So what I ended up doing was writing it as like a string helper. And so I just wrote strings.first, or stringx.first, or stringutil.dot first, whatever I called my string package… And I found that I used it like all the time. Basically, anytime I have strings from a user, I’ll say “Okay, here’s the value from the user, and if it’s not that value, then try this one.” And sometimes you’ll even have three, and you’ll say “Okay, it might have been an environmental variable, it might have been something that they passed on the command line, and if it’s not either of those, then here’s the default value.” And so you end up using it all over the place.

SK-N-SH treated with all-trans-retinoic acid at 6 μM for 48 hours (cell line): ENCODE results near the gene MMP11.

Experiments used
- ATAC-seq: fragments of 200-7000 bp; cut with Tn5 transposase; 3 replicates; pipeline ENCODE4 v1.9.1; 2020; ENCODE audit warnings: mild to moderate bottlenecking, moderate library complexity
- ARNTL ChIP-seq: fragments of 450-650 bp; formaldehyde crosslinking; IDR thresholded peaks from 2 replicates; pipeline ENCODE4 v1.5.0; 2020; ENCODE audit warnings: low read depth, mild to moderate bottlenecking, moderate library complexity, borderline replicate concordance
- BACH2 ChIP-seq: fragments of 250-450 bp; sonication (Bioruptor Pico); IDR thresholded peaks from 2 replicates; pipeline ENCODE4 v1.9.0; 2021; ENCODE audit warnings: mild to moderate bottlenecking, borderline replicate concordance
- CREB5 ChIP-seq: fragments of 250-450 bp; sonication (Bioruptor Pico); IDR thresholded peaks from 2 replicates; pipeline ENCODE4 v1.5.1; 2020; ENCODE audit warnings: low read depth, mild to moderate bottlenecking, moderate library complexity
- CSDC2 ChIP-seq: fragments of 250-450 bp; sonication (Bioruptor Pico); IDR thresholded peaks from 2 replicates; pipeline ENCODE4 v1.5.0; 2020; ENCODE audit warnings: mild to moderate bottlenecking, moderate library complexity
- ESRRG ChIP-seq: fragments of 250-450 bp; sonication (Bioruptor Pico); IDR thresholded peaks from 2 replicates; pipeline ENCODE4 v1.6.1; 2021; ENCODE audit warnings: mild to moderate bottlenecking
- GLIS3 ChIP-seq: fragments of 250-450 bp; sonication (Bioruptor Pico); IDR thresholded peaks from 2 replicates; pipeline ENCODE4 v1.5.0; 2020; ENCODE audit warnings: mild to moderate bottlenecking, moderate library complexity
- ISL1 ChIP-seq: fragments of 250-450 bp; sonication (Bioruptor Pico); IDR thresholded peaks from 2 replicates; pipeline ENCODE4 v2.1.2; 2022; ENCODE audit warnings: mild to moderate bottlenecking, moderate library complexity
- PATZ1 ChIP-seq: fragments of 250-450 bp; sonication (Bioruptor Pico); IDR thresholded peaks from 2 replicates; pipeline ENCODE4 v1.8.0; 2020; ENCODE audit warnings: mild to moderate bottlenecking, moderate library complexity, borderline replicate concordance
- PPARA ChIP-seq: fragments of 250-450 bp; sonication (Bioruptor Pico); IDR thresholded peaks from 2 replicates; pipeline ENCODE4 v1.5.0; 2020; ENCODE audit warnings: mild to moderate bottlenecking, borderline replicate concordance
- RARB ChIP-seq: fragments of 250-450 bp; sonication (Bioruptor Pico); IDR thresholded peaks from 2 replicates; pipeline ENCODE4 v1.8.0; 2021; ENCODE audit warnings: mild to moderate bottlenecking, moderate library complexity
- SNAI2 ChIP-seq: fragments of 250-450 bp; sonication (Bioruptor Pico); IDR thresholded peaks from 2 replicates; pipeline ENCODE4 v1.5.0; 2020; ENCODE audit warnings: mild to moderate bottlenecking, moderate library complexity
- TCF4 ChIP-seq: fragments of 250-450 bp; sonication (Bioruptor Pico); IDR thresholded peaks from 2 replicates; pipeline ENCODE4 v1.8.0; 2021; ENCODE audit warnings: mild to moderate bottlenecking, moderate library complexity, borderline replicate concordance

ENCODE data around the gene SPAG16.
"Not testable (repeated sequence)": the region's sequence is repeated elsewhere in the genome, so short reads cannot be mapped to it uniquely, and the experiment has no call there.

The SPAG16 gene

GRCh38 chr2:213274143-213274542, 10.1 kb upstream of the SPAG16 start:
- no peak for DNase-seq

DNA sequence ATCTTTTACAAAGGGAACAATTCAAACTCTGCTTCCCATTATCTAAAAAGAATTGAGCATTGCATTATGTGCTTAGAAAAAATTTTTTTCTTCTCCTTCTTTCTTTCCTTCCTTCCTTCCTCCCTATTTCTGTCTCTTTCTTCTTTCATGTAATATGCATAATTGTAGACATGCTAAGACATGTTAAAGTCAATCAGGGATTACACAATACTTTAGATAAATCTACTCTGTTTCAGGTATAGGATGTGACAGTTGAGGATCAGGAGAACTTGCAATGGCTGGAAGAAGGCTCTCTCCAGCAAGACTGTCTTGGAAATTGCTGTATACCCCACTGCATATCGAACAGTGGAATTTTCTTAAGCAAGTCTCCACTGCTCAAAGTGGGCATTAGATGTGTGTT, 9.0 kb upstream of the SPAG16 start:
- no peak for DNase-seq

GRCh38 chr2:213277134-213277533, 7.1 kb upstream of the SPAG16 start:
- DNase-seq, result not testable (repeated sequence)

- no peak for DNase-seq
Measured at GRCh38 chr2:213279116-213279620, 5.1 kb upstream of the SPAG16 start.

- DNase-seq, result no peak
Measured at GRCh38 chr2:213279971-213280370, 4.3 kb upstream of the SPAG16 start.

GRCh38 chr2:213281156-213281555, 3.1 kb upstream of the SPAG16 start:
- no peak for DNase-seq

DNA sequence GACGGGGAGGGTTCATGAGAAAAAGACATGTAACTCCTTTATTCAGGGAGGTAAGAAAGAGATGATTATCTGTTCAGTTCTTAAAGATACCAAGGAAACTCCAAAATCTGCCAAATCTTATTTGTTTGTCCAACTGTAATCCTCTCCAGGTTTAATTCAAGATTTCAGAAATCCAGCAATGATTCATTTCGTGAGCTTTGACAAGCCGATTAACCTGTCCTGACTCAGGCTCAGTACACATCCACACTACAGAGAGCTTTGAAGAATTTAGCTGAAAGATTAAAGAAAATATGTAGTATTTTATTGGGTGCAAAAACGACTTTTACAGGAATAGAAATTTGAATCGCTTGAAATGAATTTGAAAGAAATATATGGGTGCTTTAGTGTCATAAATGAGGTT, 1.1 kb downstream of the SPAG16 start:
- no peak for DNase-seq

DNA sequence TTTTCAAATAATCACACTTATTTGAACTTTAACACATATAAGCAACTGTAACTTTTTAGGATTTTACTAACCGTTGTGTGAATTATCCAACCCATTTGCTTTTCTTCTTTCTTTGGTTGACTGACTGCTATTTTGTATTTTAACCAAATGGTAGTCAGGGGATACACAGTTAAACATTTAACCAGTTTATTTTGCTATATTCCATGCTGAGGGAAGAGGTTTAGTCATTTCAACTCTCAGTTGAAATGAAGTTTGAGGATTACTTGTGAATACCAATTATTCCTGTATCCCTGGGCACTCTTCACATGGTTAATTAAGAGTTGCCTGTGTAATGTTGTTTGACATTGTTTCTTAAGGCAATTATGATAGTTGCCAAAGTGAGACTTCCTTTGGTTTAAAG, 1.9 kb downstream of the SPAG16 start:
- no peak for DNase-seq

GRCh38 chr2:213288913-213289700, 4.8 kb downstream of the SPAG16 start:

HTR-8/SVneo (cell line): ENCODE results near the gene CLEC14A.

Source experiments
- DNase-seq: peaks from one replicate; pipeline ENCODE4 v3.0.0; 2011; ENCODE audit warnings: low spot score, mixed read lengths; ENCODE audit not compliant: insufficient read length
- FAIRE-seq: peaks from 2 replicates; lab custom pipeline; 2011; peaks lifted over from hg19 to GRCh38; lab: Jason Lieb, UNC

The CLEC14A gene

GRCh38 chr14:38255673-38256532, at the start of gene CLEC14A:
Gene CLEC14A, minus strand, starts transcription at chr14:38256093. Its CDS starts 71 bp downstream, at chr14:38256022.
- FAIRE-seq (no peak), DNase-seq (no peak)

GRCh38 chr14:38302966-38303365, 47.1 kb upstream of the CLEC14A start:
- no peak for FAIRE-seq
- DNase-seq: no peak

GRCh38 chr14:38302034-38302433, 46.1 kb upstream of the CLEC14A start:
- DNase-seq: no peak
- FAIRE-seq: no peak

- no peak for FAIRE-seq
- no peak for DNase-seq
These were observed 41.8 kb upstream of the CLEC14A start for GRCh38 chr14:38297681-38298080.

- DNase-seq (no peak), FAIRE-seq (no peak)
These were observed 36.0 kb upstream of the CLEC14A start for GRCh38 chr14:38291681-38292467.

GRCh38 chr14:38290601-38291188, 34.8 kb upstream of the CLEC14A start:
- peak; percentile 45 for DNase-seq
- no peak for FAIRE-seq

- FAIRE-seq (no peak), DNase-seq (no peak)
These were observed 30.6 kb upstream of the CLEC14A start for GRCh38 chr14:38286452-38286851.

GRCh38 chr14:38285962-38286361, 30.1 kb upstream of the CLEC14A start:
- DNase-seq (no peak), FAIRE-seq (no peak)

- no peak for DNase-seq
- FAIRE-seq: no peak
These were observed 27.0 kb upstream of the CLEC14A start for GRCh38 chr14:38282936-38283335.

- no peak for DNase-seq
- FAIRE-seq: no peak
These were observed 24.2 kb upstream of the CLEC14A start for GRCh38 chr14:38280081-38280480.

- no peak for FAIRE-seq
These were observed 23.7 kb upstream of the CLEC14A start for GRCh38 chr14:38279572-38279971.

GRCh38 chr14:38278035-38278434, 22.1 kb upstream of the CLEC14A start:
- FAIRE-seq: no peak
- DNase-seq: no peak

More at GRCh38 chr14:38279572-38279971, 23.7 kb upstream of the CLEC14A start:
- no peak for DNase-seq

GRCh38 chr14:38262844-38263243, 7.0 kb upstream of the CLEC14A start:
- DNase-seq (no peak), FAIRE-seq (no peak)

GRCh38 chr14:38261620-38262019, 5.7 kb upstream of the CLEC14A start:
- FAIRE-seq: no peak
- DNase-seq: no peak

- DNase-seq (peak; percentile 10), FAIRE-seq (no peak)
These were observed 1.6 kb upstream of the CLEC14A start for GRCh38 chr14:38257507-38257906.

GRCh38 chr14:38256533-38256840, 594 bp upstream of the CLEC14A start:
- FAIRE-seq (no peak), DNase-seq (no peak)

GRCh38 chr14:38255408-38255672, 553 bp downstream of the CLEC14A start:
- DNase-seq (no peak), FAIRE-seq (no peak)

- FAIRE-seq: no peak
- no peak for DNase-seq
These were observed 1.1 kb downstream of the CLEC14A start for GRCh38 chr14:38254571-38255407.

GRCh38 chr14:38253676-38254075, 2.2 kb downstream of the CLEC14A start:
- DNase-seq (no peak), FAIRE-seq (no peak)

And so cmp.Or, it’s just that idea of - it compares the values passed in, and it returns whatever the first one that’s not the zero value. So if you have strings, it will return the first string that’s not an empty string. If you have integers, it will return the first one that’s not zero… It has to be a comparable type. So unfortunately, this doesn’t work for anything that’s not comparable. And I have another proposal to try to loosen this restriction, but it hasn’t gone anywhere yet. So for now, it just says that. But it is pretty handy… And in fact, one of the things that it’s handy for is if you’re doing a comparison func and let’s say you’re doing one of those three-way comparisons, where you return minus one if the value is smaller, and you return positive one if the value is bigger, and you return zero if the values are equal… There’s cmp.compare already which will do that. But if you want to compare a struct that has several different fields, now you can compare those fields together by stringing together the Or’s. So if you do cmp.Or, and then do cmp.compare the first field, the second field, the third field, it doesn’t shortcut, unfortunately, so you don’t want to do it for really big comparisons… But if you’re just saying “Okay, compare these two structs, and look at the first field…” Let’s say you have something and it’s like the price and the distance, and whatever else… So I want to sort it by price, and then if they’re the same price, then sort it by distance. And then if they’re the same distance, then sort it by first name of the person who ordered it. Now you can do all of that just in a nice little tidy package using cmp.Or.